Raimond Kaljulaid: Estonia needs deliberate tax reforms
We need a government that can really delve deep in the expenses and income sides of the state budget. Estonia needs thorough and deliberate tax reform instead of mechanical cuts, Raimond Kaljulaid writes.
"If we cannot find avenues for cost-cutting, taxes will need to be hiked," PM Kaja Kallas told ERR news. This kind of simplified demagogy is expected to make people believe that cutting local governments' hobby education funding is a good idea.
I'm convinced that Reform's prime minister and finance minister do not trust a single Social Democrat when it comes to the state budget.
After all, only people with a certain genetic predisposition are capable of professionally steering Estonia's fiscal policy and all of them belong to the Reform Party.
Therefore, allow me to quote long-time Reform chairman, former PM Andrus Ansip who told ERR in early May: "It is clear that reserves previously set aside need to be spent in a crisis, however, Jüri Ratas' government has squandered these reserves in this one. No effort was made to prepare for crises when the times were good. And because this has already happened, we now need to borrow to weather this crisis."
I'm not out to demonstrate that the state budget cannot be dialed back. Rather, the question is that of timing.
The state and local governments, just like the private sector, must weigh all their expenses and consider whether they are still necessary and sensible in the recent volume.
However, poor decisions made at the wrong time on Reform's watch have now landed us in a situation where three government ministers have been preoccupied with two bands this week.
When will we get a government that will address strategic problems?
Allow me to recall what the National Audit Office wrote in its report on the future of vital public services: we are looking at a situation where the quality and/or availability of vital services (education, healthcare, social protection, internal security) will worsen.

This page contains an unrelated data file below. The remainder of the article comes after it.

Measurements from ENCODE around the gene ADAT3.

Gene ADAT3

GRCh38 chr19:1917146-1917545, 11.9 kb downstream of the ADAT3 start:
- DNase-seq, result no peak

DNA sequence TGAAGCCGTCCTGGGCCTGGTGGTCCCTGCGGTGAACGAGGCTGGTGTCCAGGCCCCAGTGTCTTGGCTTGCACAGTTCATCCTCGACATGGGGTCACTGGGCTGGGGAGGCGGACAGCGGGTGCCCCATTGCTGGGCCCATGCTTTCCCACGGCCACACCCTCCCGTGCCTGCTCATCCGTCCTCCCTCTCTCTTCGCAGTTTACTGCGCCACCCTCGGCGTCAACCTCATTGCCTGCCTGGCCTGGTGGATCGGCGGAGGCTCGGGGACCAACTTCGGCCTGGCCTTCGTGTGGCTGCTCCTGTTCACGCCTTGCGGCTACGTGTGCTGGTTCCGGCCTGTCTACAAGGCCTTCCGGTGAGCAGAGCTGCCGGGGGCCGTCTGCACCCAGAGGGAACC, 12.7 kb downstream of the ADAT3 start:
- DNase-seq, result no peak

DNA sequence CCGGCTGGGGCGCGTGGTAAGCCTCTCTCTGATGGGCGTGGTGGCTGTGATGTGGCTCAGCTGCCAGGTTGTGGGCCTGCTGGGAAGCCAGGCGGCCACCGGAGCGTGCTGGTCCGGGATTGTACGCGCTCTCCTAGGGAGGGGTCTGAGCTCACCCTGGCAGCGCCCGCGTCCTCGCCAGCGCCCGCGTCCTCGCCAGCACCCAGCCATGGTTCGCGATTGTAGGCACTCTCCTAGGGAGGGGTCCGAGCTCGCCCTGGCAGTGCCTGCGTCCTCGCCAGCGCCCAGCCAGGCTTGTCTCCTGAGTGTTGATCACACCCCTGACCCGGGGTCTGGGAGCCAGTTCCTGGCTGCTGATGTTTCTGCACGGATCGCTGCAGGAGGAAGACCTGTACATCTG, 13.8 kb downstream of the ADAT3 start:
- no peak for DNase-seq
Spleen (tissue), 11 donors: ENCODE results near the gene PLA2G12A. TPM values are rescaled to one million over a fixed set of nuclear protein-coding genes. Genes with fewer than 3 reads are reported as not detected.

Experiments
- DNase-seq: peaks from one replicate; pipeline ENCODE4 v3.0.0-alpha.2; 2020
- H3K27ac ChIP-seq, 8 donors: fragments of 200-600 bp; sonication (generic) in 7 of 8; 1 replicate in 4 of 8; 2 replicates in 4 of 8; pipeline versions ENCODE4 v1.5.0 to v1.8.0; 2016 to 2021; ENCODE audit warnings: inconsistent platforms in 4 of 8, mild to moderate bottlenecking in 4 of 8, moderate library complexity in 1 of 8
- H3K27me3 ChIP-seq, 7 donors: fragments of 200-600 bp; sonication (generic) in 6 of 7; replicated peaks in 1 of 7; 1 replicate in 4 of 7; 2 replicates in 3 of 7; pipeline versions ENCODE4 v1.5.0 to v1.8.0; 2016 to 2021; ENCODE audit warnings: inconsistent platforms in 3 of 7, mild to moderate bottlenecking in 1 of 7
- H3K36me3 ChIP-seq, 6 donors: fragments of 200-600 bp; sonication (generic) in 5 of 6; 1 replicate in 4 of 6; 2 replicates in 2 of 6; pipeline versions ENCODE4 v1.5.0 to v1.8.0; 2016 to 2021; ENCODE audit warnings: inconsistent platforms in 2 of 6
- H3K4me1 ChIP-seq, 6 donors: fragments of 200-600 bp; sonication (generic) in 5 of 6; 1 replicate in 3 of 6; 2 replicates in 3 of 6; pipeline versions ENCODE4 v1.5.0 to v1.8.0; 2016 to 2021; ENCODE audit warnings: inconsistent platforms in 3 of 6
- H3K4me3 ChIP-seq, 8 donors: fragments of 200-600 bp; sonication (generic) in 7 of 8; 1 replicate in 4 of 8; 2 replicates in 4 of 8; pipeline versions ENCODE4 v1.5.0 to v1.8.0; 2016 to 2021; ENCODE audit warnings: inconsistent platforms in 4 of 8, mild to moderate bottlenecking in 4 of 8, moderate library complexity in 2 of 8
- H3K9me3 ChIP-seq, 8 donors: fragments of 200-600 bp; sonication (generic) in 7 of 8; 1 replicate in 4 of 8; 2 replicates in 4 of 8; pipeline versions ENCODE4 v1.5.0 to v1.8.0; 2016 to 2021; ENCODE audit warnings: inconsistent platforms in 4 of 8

Solving major strategic problems Estonia is facing is not possible without a tax reform.
It is not a choice between cuts and tax hikes, as proposed by the PM. The choice we need to make is between reasoned and sensible tax reform and a considerable drop in quality of life for most people.
We need carefully thought-out tax reforms that first and foremost hike the tax burden of the wealthier part of society. This stands for progressive income tax but also specific schemes aimed at funding concrete services, such as care insurance.
At the same, I'm absolutely convinced that we must take a critical look at all state and local government spending. The previous government promised a zero-base budget (referring to it as a state budget revision) but failed to take a single step in that direction.
It is important on both the state and local level.
For example, I cannot fathom how we can calmly discuss cultural landmarks of national significance that cost dozens and hundreds of millions of euros during a time when our musicians and interpreters have been in a situation where they need to sell their instruments to pay their bills for over a year.
Or that we are still planning to construct a €100-million tunnel under the airport in a situation where we cannot even keep our sidewalks free of ice that causes hundreds of people to fall and break their bones every winter.
We need a government that can delve deep into the expenses and income side of the state budget and compile one based on the actual problems and challenges people face in a post-digital turn 21st century society.
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Editor: Marcus Turovski